flickr_gabriel_delgado_ribb.jpgTeal is once again in season. Designated as the official color for ovarian cancer awareness, teal and the iconic little teal ribbon, serve as reminders for women to know what they can about the disease.  FN wants to take part in the ongoing effort to educate women about ovarian cancer by giving the lowdown on the disease.


According to the US National Cancer Institute, cancer starts when cell regeneration goes awry. When old cells refuse to die and new but unnecessary ones keep popping up, they form a mass known as tumor. Tumors are divided into two kinds. The virtually harmless ones are called benign tumors and, in most cases, can be removed without difficulty. However, the other kind known as malignant tumors, can take on a life of its own by spreading to and attacking other tissues and organs. The formation of malignant tumors in one or both of the ovaries causes ovarian cancer. The Department of Health states that it's the 5th most common cancer among women. adds that in 2005, there were around 3,283 new cases for ovarian cancer in the Philippines.


There is no one clear explanation on how ovarian cancer begins. According to MayoClinic, some researchers think that it is connected to the tissue-repair process that follows ovulation. However, a series of risk factors were released to serve as a warning. It is worth noting that these risk factors are do not seen cause ovarian cancer, but rather are seen to contribute to the occurrence of the disease. Take a look at our list of risk factors below:

a. Family history - Women who have blood relatives diagnosed with ovarian cancer have an increased risk for it as well. says that there is a 3 to 5 percent risk for women who have a first-degree relative with ovarian cancer, and that number can reach as high as 50 percent if two first-degree relatives have been diagnosed with the disease. The US Cancer Institute suggests genetic testing for women who fall into this danger zone to show genetic changes that increases such risk.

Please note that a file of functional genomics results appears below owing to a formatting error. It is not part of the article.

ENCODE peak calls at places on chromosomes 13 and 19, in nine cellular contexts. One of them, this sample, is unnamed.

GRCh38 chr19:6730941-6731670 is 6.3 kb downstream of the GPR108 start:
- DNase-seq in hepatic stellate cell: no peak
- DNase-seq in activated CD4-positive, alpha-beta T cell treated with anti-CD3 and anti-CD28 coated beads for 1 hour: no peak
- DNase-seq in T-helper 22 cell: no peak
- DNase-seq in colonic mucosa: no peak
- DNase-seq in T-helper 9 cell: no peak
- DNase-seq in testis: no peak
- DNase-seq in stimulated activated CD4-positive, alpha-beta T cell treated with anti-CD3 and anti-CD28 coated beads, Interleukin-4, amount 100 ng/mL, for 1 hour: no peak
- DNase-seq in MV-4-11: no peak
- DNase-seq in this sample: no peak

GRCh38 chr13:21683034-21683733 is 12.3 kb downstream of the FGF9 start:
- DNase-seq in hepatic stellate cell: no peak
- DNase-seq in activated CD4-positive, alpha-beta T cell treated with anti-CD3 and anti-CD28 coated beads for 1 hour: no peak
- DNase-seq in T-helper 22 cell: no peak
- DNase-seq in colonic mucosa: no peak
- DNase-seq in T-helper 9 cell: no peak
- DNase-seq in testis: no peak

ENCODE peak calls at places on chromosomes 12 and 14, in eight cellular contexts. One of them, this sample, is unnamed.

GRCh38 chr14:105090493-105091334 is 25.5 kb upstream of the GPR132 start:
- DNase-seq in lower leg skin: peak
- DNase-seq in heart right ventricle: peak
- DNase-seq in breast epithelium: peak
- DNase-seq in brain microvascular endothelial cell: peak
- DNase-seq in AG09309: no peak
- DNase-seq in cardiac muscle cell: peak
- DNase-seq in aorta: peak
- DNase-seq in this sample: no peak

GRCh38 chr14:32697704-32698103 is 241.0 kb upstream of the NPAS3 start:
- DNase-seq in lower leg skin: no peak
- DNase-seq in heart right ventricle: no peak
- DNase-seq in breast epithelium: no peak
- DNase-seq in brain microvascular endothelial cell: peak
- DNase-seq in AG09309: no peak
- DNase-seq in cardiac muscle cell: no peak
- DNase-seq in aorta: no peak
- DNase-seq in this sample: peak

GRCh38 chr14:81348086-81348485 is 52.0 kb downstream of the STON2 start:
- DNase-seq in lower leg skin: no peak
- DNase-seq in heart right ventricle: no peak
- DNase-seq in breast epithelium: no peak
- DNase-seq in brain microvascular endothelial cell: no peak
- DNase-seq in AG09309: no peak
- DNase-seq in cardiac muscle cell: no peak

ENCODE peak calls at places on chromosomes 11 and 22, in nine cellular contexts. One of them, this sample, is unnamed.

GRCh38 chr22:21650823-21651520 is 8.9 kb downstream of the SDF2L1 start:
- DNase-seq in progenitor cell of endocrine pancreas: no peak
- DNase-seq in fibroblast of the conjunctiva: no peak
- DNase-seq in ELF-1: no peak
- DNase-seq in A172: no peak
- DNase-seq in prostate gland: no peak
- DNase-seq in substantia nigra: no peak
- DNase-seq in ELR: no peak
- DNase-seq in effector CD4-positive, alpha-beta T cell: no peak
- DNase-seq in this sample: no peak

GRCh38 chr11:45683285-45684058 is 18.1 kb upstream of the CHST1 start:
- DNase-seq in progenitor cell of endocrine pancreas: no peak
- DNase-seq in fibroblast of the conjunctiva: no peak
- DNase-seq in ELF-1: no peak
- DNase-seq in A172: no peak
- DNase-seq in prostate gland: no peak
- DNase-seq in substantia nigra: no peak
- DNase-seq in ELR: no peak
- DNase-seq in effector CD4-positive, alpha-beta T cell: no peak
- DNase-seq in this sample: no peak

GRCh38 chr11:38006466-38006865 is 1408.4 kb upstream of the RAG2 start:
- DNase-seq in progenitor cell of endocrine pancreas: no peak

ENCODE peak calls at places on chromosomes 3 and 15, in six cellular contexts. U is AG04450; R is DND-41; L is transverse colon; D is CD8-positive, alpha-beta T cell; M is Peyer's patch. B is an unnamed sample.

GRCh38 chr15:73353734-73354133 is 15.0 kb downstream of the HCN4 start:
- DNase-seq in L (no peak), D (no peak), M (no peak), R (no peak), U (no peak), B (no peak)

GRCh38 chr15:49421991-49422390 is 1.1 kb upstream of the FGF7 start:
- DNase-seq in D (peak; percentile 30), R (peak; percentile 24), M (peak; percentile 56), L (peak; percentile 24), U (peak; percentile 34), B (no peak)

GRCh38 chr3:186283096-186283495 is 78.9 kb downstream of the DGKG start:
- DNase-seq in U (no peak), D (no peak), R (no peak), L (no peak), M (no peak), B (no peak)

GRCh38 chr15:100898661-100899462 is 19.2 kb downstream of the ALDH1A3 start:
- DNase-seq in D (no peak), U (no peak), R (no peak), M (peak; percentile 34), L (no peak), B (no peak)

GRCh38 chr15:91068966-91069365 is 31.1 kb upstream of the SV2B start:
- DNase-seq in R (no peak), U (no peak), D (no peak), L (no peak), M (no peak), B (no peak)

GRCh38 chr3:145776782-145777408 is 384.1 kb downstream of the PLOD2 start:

b. Personal history - Women who have, or had breast, uterus, colon, or rectal cancer have a higher risk of contracting ovarian cancer.

c. Age - reports that incidences of ovarian cancer rise steeply in women starting at age 40. Doctors often say that early detection is a big factor in the battle against cancer, so it would be prudent to start being tested before this age.


The thing about ovarian cancer is that symptoms do not become evident until late in the disease. According to the DOH, "ovarian cancers are usually asymptomatic at the outset and many cases are detected late."  Regular checkups are necessary in detecting the disease as most of the symptoms can actually be mistaken for something else. Keeping a “symptom journal” where you can list what the Mayo Clinic calls "persistent and worsening signs and symptoms" can help your doctor in identifying which symptoms are normal and which ones aren’t.

(Photo by Gabriel Delgado via Flickr Creative Commons; teal ribbon by MesserWoland via Wikimedia Commons)

flickr_samae_ribbonl.jpgBelow is a list symptoms associated with ovarian cancer that can serve as a guideline:

•    Abnormal collection of fluid in the abdomen (ascites)
•    Abdominal pressure, fullness, swelling or bloating despite eating small amounts of food